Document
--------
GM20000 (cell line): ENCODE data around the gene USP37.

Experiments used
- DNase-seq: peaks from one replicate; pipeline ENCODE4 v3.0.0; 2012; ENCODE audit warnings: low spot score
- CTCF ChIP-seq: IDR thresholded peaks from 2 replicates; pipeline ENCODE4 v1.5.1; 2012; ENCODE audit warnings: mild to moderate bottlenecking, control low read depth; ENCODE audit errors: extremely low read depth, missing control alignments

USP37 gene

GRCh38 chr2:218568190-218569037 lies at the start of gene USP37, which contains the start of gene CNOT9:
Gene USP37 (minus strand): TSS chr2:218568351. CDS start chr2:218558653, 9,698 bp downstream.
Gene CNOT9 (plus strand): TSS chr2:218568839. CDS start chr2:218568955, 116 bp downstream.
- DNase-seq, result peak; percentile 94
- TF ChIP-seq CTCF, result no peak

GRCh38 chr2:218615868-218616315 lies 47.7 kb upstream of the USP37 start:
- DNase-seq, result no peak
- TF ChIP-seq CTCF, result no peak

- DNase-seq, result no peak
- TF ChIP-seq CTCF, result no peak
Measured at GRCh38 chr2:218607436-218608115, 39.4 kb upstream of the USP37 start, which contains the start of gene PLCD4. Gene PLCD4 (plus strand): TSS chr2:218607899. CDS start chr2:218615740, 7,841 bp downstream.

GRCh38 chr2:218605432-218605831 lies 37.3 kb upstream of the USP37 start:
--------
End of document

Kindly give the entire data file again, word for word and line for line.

GM20000 (cell line): ENCODE data around the gene USP37.

Experiments used
- DNase-seq: peaks from one replicate; pipeline ENCODE4 v3.0.0; 2012; ENCODE audit warnings: low spot score
- CTCF ChIP-seq: IDR thresholded peaks from 2 replicates; pipeline ENCODE4 v1.5.1; 2012; ENCODE audit warnings: mild to moderate bottlenecking, control low read depth; ENCODE audit errors: extremely low read depth, missing control alignments

USP37 gene

GRCh38 chr2:218568190-218569037 lies at the start of gene USP37, which contains the start of gene CNOT9:
Gene USP37 (minus strand): TSS chr2:218568351. CDS start chr2:218558653, 9,698 bp downstream.
Gene CNOT9 (plus strand): TSS chr2:218568839. CDS start chr2:218568955, 116 bp downstream.
- DNase-seq, result peak; percentile 94
- TF ChIP-seq CTCF, result no peak

GRCh38 chr2:218615868-218616315 lies 47.7 kb upstream of the USP37 start:
- DNase-seq, result no peak
- TF ChIP-seq CTCF, result no peak

- DNase-seq, result no peak
- TF ChIP-seq CTCF, result no peak
Measured at GRCh38 chr2:218607436-218608115, 39.4 kb upstream of the USP37 start, which contains the start of gene PLCD4. Gene PLCD4 (plus strand): TSS chr2:218607899. CDS start chr2:218615740, 7,841 bp downstream.

GRCh38 chr2:218605432-218605831 lies 37.3 kb upstream of the USP37 start: